(Bloomberg) -- Several candidates who back former President Donald Trump’s false claims of widespread election fraud won Republican primaries for governor, senator and attorney general Tuesday.
Nominee: Doug Mastriano
His record: As a state senator, he led the failed effort to overturn President Joe Biden’s win in the Keystone State, holding a public hearing that featured Trump on speaker phone; lobbying a top Justice Department official to investigate fraud claims; spending campaign money to bus supporters to Trump’s Jan. 6 “Stop the Steal” rally in Washington that preceded the US Capitol insurrection; and briefly overseeing a partisan audit of results.
What he’s said: “There is mounting evidence that the PA presidential election was compromised.”
Why the race matters: As governor, Mastriano would appoint the secretary of state, the commonwealth’s top elections official. He’s pledged to decertify all of the state’s voting machines, appoint as secretary of state an unnamed “election integrity” expert who’s a “rock star” on the issue, and throw out all 8.7 million existing voter registrations and force everyone to re-register, a move that would be difficult under federal law.
General election opponent: Democratic Attorney General Josh Shapiro
US House, Pennsylvania
Nominee: Jim Bognet
His record: A former Trump administration official, Bognet called his own loss in a House race in 2020 suspicious and filed a lawsuit seeking to have the US Supreme Court throw out all late-arriving mail-in ballots, which tended to favor Democratic candidates. It was dismissed.
What he’s said: “On election night, I was up by over 10,000 votes, just like President Trump. But Governor Wolf changed the rules of the election in the middle of the election. We must audit the vote, and make sure that only legal ballots are counted in Pennsylvania. No more drop boxes. No more non-signature-verified mail-in ballots. And no more rigged elections.”
Why the race matters: 139 US House members objected to the certification of the Electoral College vote in 2021. If he wins, Bognet would replace a Democrat who supported certification.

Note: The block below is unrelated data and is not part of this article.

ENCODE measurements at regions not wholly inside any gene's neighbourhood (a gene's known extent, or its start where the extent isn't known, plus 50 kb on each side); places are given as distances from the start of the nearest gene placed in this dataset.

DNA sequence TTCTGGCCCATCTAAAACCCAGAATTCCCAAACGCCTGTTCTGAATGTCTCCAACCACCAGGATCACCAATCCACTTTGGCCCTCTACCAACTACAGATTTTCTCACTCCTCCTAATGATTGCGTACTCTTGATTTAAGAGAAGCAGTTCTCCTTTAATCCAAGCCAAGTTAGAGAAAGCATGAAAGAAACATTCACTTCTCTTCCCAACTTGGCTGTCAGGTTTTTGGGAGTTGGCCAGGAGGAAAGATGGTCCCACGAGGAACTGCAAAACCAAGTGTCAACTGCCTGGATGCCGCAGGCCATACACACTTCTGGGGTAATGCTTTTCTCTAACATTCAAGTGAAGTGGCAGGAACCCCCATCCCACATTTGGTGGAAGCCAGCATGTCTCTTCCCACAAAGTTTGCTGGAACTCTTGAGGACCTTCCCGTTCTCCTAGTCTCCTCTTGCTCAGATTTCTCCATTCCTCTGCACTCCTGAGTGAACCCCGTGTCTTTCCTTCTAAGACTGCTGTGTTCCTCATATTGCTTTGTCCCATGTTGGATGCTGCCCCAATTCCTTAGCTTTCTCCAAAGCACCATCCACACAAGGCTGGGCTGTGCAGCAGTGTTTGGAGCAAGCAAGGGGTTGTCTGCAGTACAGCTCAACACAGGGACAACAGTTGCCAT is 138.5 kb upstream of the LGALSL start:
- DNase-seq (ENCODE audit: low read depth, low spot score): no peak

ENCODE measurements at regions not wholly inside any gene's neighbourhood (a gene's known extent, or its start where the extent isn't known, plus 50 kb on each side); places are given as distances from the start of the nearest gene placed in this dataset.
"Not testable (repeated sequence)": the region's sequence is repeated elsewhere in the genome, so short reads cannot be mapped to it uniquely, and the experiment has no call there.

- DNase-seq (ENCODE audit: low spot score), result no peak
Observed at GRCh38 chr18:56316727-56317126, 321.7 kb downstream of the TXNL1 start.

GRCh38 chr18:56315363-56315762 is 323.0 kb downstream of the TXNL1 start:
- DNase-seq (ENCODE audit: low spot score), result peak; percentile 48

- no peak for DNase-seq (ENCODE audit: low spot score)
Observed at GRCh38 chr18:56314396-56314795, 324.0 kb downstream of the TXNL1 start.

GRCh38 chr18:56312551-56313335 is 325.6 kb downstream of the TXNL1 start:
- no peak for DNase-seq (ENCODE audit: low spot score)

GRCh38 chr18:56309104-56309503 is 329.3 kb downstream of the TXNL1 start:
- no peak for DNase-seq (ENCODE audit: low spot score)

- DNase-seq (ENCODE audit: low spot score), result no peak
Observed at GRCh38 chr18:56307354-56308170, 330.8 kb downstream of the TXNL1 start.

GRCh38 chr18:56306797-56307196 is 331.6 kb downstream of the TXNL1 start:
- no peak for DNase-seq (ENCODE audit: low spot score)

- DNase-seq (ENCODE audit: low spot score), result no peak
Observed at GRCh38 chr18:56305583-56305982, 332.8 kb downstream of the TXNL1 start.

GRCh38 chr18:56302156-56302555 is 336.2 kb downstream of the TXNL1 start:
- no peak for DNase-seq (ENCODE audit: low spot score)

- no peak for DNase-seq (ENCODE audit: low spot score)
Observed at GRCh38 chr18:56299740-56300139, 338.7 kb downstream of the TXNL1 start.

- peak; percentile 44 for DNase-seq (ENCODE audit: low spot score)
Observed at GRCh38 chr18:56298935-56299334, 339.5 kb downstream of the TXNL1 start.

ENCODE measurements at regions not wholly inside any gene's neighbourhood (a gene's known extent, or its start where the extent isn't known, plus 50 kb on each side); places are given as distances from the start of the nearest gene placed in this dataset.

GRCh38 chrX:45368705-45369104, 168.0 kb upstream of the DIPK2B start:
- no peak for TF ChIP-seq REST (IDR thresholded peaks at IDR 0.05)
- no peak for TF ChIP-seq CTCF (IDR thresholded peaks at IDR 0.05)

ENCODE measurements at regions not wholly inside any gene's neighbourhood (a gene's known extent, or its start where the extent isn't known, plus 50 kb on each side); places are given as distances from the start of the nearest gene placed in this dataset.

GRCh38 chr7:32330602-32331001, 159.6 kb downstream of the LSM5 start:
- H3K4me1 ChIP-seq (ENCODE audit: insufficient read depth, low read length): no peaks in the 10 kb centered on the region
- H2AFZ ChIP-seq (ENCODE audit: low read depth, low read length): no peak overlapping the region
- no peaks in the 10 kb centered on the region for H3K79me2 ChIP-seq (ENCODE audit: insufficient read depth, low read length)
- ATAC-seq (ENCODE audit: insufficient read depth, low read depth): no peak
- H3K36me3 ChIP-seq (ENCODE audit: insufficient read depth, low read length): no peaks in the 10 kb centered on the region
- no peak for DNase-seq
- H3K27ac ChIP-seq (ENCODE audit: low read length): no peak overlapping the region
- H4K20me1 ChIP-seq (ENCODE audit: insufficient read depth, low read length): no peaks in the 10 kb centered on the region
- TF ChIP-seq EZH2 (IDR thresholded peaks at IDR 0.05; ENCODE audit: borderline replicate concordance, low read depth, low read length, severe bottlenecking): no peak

General election opponent: Incumbent Representative Matt Cartwright
US Senator, North Carolina
Nominee: Ted Budd
His record: As a member of the US House, Budd signed two public letters urging the Justice Department to investigate election fraud, signed an amicus brief supporting a Texas lawsuit asking the Supreme Court to intervene in the election, and voted against certifying electors from Arizona and Pennsylvania. When a clip of him saying Biden won the election circulated during the GOP primary, he said it was taken out of context.
What he’s said: “Millions of Americans believe there were consequential problems in November’s presidential election. I’ve heard from an overwhelming number of my own constituents, and they share this belief. They witnessed voter safeguards unconstitutionally removed by non-legislative officials. They saw states with no signature verification, no voter ID laws, outdated voter rolls, poll watchers denied access to the count, and ballots accepted long after Election Day had passed.”
Why the race matters: Eight senators objected to the certification of the Electoral College vote in 2021. If he wins, Budd would replace a Republican senator who supported certification.
General election opponent: Former state Supreme Court Chief Justice Cheri Beasley
US House, North Carolina
Nominee: Sandy Smith
Her record: She has repeatedly claimed that Trump won the 2020 election and attended his Jan. 6 rally in Washington.
What she’s said: “DONALD TRUMP WON” in a tweet.
Why the race matters: If she wins, Smith would replace a Democrat who supported certifying the Electoral College vote in 2021.
General election opponent: State Senator Don Davis
Attorney General, Idaho
Nominee: Raúl Labrador
His record: A former member of the US House, Labrador said that if he were attorney general at the time, he would have signed onto a Texas lawsuit seeking to get the Supreme Court to intervene in the 2020 election. Five-term incumbent Republican Attorney General Lawrence Wasden did not sign on, saying it would infringe on the state’s sovereignty. Labrador defeated Wasden in the primary.
What he’s said: “The basis of that lawsuit was that some states had not followed the Constitution broadly.”
Why the race matters: Attorneys general from 19 states joined the lawsuit, which sought to block electors from Georgia, Michigan, Pennsylvania, and Wisconsin from being counted. The Supreme Court declined to hear the case on the basis that the attorneys general lacked standing to bring the lawsuit.
General election opponent: Boise lawyer Steven Scanlin
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